Share This Page

Western Pennsylvania has seen a spike in Lyme disease cases

| Saturday, April 20, 2013, 9:21 p.m.
Stephanie Strasburg | Tribune-Review
A bottle of Lyme disease vaccine is shown next to a deer tick before sucking the blood of an animal (dot to the left) and a deer tick engorged with blood after attaching to an animal (dot on the right) at Good Shepherd Veterinary Hospital in Mars on Monday, April 15, 2013.
Stephanie Strasburg | Tribune-Review
Veterinarian Dr. Hisham Ibrahim, 51, of Gibsonia, poses for a portrait behind the front desk at his offices at Good Shepherd Veterinary Hospital in Mars on Monday, April 15, 2013. Dr. Hisham says he has treated 63 animals that have tested positive for Lyme disease since 2007. Before then he would see only one or two cases a year in his practice.
Stephanie Strasburg | Tribune-Review
Veterinarian Dr. Hisham Ibrahim, 51, of Gibsonia, administers a Lyme disease vaccine to Xena as her owner Denise Mann, 36, of Mars, comforts the dog at Good Shepherd Veterinary Hospital in Mars on Monday, April 15, 2013.

In the six years he's worked as a veterinarian in Butler County, Dr. Hisham Ibrahim has treated 63 dogs that tested positive for Lyme disease.

When Ibrahim practiced in the South Hills from 1999 to 2007, he encountered about two dogs each year with the disease.

“We have had very high numbers of Lyme disease in the past five years or so. It's a new development,” said Ibrahim.

Lyme disease, which is carried by deer ticks, can be treated with antibiotics and other medications to control joint pain and other symptoms such as fever, chills and body aches.

Humans are unlikely to get the disease from dogs unless they try to remove an engorged tick from the animal, Ibrahim said.

The spike of Lyme disease in dogs is mirrored in the number of people in Butler County who have contracted the disease.

In 2011, the last year for which figures are available, 93 Butler County residents were reported to have contracted the disease, according to the Pennsylvania Department of Health. The county has about 185,000 residents.

In Allegheny County, which has 1.22 million residents, there were 58 cases of Lyme disease in 2011. Westmoreland County reported 12 cases that year.

Numbers from the state show a gradual increase since 2000 in many Western Pennsylvania counties. The federal Centers for Disease Control and Prevention in 2008 broadened the definition of Lyme disease, but numbers were on the rise even before then.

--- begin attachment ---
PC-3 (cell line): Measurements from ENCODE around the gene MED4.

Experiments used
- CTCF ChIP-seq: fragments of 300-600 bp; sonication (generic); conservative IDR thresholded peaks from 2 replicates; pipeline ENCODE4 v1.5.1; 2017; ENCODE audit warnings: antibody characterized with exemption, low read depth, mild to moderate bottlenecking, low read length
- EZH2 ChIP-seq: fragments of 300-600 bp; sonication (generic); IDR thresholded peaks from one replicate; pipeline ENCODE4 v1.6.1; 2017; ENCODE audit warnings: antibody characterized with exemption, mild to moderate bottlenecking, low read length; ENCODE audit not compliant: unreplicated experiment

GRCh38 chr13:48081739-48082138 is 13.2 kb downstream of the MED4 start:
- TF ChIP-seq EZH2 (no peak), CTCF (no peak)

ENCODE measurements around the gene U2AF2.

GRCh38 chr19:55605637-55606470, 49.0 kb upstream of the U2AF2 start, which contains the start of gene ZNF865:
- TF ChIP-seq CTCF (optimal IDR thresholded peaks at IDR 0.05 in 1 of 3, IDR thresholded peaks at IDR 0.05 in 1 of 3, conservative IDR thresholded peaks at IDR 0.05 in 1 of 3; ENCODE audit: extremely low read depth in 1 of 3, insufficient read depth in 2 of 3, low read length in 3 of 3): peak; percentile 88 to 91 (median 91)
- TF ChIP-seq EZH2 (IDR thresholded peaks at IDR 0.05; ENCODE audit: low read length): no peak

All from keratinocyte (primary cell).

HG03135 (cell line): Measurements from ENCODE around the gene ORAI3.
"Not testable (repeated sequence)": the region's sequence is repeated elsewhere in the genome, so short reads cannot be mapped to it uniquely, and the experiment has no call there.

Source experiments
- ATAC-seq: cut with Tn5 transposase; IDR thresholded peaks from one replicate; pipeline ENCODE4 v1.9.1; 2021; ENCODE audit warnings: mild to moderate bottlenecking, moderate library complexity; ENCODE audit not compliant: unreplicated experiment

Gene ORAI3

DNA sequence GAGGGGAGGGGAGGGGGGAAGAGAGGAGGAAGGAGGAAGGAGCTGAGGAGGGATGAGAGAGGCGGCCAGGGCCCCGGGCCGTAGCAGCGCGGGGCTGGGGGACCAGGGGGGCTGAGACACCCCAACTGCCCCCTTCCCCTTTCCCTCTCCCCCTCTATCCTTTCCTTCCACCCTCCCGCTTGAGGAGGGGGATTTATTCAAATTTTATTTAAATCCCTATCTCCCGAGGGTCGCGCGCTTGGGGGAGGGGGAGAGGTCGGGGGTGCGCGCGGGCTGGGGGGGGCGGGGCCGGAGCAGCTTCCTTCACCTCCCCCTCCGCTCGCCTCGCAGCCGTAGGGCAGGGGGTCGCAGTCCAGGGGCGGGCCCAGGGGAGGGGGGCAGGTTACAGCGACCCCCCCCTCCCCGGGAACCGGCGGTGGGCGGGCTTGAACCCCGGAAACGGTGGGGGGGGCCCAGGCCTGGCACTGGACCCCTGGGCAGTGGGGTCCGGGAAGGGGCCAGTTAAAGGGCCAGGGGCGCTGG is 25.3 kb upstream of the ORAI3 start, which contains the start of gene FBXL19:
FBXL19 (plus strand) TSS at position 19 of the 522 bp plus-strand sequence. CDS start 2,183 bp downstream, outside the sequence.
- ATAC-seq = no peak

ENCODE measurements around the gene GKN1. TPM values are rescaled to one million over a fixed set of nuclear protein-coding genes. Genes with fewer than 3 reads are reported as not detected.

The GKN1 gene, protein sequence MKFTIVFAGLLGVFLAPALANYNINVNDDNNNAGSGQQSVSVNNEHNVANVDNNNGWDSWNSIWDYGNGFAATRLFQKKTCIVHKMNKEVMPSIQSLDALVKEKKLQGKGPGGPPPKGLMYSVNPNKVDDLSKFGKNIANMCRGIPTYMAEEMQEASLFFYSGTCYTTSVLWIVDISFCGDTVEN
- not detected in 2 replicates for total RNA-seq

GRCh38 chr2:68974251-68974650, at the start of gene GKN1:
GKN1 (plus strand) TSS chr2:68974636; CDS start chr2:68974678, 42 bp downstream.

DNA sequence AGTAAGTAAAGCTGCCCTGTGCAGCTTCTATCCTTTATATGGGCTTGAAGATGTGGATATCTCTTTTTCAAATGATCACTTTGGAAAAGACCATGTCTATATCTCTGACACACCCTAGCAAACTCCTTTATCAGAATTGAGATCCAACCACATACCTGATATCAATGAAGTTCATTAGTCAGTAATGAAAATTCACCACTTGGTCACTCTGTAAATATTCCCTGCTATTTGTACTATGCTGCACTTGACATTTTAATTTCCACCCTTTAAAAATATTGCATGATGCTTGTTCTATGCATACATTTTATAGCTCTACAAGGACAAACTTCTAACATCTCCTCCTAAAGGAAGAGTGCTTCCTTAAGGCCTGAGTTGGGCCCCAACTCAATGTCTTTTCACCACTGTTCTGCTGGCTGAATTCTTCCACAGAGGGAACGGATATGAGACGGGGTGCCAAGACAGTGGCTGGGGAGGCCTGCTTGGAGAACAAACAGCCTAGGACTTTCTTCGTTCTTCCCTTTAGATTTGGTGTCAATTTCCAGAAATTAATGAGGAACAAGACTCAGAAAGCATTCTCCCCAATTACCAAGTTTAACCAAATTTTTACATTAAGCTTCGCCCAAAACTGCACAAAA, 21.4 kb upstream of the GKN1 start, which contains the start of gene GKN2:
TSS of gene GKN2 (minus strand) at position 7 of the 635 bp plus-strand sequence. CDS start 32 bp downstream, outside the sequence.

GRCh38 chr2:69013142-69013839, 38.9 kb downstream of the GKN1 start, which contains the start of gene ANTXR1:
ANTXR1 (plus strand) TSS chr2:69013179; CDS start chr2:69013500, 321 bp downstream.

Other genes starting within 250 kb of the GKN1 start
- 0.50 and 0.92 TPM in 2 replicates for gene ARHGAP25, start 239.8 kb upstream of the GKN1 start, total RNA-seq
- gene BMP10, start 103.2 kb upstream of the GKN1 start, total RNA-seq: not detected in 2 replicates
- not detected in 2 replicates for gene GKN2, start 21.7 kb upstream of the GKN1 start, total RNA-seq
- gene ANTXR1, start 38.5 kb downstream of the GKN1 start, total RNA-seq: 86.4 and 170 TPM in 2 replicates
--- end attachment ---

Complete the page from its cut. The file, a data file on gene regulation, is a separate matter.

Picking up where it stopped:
The range of the tick that carries Lyme disease is expanding, said Richard Ostfeld, an disease ecologist at the Cary Institute of Ecosystem Studies in Millbrook, N.Y.

“Western Pennsylvania and Western New York have seen a sharp increase in cases of Lyme disease,” he said.

The deer tick flourishes in forests, not in the heavily agricultural areas in the Midwest. In 2011, 96 percent of Lyme disease cases were reported from 13 states, according to the Centers for Disease Control.

The disease was first identified in Lyme, Conn., in the early 1970s, when a mysterious series of rheumatoid arthritis cases occurred among children there.

The prevalence of the disease is linked to increasing populations of deer and mice, Ostfeld said.

It is also linked to the acorn crops from oak trees that are common in forests in the Northeast and Midwest, he said.

“This year, ticks might not be as bad. Acorns vary year to year quite a bit. Last fall was a total bust for acorns. They have crashed in numbers,” he said.

Rick Wills is a staff writer for Trib Total Media. He can be reached at 412-320-7944 or at rwills@tribweb.com.

TribLIVE commenting policy

You are solely responsible for your comments and by using TribLive.com you agree to our Terms of Service.

We moderate comments. Our goal is to provide substantive commentary for a general readership. By screening submissions, we provide a space where readers can share intelligent and informed commentary that enhances the quality of our news and information.

While most comments will be posted if they are on-topic and not abusive, moderating decisions are subjective. We will make them as carefully and consistently as we can. Because of the volume of reader comments, we cannot review individual moderation decisions with readers.

We value thoughtful comments representing a range of views that make their point quickly and politely. We make an effort to protect discussions from repeated comments either by the same reader or different readers

We follow the same standards for taste as the daily newspaper. A few things we won't tolerate: personal attacks, obscenity, vulgarity, profanity (including expletives and letters followed by dashes), commercial promotion, impersonations, incoherence, proselytizing and SHOUTING. Don't include URLs to Web sites.

We do not edit comments. They are either approved or deleted. We reserve the right to edit a comment that is quoted or excerpted in an article. In this case, we may fix spelling and punctuation.

We welcome strong opinions and criticism of our work, but we don't want comments to become bogged down with discussions of our policies and we will moderate accordingly.

We appreciate it when readers and people quoted in articles or blog posts point out errors of fact or emphasis and will investigate all assertions. But these suggestions should be sent via e-mail. To avoid distracting other readers, we won't publish comments that suggest a correction. Instead, corrections will be made in a blog post or in an article.